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Summer doldrums don’t exist when it comes to being environmentally friendly. In fact, energy conservation and general sustainability is most necessary during the summer because energy use if often very high.

Many of us at Post University are excited to do our part. The Post University Sustainability Committee, co-chaired by Sarah Wentworth, is dedicated to identifying and implementing actions and policies that will help Post University become a greener community.

The committee is comprised of faculty, (including myself), staff, and students who care about the earth. Our diligence helped renew student awareness, such as with the installation of Post’s new campus recycling program.

By informing students of their responsibilities to the earth, and showing them how easy it is to recycle, the Sustainability Committee has increased student recycling to new heights on campus.

Another way that our Sustainability Committee keeps environmental education in the forefront is by sponsoring a yearly Earth Day festival. In April, we invited students and the Waterbury community to attend the Third Annual Earth Day festival on our campus.

In attendance was Danbury native Alicia Ghio, the creator, producer, and host of the Web series The Natural Princess. She created a video on her blog, Local Food Rocks, with highlights from our Earth Day festival.

There are a number of lessons from the Earth Day activities that we can continue to learn from this summer. With that, I give you five ways to celebrate the lessons of Post University’s Earth Day festival all summer long.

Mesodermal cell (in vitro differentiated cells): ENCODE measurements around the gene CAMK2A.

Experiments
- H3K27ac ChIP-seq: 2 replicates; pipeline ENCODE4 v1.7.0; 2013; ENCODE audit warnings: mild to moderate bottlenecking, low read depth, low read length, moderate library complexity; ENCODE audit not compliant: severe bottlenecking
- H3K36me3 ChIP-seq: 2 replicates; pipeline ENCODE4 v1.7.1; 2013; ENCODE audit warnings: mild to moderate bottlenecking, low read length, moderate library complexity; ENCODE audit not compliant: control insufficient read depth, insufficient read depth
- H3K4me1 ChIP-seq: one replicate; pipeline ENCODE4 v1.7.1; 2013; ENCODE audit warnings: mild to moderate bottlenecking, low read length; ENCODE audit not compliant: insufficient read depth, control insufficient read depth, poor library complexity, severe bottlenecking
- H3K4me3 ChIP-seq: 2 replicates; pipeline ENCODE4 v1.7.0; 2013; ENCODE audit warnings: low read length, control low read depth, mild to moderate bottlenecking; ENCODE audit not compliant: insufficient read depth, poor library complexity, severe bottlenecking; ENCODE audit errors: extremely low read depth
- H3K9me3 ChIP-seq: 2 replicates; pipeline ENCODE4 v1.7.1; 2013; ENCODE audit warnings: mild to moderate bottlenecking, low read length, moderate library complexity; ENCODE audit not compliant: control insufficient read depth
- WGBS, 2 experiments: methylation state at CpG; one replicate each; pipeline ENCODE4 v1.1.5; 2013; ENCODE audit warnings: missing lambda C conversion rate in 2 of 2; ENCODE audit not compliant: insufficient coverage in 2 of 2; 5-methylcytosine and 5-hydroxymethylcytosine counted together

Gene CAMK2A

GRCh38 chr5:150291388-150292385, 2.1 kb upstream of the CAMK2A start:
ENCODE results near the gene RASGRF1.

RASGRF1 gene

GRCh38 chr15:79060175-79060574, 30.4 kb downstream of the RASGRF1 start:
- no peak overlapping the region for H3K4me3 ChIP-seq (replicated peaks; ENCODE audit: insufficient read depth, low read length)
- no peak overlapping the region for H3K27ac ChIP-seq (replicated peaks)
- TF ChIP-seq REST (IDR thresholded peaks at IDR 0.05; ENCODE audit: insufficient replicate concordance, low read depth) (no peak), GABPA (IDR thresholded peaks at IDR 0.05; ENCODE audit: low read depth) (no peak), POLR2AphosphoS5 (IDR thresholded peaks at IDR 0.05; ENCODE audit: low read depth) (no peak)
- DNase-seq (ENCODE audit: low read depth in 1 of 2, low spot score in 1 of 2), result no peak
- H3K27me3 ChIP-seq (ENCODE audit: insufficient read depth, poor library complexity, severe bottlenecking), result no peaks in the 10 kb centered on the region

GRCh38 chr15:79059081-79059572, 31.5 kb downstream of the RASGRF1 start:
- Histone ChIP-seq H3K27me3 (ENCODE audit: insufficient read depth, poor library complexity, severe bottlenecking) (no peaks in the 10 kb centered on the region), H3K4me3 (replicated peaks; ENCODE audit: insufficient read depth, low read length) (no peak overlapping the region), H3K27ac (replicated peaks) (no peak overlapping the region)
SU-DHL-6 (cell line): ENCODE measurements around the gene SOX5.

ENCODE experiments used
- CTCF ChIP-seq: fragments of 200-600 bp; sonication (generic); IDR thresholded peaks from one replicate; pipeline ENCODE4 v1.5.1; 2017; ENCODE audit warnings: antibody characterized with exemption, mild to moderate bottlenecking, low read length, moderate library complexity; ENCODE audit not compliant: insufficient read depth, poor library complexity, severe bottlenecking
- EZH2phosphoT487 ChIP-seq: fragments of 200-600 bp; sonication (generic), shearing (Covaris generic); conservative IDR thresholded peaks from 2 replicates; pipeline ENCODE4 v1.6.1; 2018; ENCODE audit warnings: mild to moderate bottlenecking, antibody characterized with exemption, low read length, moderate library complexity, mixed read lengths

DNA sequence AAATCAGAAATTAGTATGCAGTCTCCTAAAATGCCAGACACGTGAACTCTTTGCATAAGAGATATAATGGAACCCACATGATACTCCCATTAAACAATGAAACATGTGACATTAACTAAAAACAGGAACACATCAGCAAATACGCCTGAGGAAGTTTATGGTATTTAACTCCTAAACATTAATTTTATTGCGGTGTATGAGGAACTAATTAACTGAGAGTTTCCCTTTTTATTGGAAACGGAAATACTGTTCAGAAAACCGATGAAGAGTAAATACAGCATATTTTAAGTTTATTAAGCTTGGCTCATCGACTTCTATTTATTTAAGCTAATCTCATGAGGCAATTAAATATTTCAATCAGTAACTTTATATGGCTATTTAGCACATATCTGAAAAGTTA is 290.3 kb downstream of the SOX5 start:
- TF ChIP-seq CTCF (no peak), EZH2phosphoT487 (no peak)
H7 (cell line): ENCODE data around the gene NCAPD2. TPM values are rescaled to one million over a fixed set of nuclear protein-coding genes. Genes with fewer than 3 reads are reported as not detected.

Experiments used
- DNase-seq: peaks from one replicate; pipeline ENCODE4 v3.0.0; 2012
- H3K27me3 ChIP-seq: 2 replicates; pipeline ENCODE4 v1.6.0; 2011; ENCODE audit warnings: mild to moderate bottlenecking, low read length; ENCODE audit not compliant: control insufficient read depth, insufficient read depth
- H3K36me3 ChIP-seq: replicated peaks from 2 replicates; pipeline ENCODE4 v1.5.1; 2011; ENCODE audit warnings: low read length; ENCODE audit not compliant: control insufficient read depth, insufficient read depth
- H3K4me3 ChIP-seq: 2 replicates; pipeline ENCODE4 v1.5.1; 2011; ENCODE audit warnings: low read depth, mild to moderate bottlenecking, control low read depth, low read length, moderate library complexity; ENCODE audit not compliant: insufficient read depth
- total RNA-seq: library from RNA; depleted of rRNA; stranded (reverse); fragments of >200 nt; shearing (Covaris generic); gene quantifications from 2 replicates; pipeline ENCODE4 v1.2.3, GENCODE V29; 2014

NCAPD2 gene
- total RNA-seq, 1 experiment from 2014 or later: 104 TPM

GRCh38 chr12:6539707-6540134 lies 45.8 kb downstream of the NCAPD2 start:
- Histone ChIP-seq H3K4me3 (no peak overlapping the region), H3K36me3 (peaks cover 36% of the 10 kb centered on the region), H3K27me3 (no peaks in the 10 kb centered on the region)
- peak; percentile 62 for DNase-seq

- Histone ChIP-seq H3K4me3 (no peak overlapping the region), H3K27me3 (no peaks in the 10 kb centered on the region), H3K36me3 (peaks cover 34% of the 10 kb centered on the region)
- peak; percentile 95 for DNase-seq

1. Calculate your ecological footprint. One of the things I have learned from teaching introductory environmental science courses at Post University is that many of us are unaware of how unsustainable our lifestyles actually are. In order to voluntarily make a lifestyle change that benefits the earth, we often need to see in black and white that a change is necessary.

To that end, one of the activities at my Environmental Science Major table at Earth Day was having attendees calculate their ecological footprint. You can take a short quiz at to determine your impact on the environment.

The average ecological footprint for my students is 5.8 earths. This means that if everyone on earth lived the way my students do, we would need 5.8 earths to sustain it. Yikes!

Since we only have one earth for us all to inhabit together, this is the very definition of unsustainable living. I highly recommend that you go to this website calculate your own ecological footprint. It might just inspire you to make a change!

2. Avoid using plastic disposable water bottles. Yes, we all need to drink more water during the hot summer months, but avoiding disposable plastic bottles is an easy step to living more sustainably. Plastic bottles are made from oil, which is a non-renewable, natural resource. They are not often recycled (only recently have some states started taking deposits on them), making for huge amounts of garbage.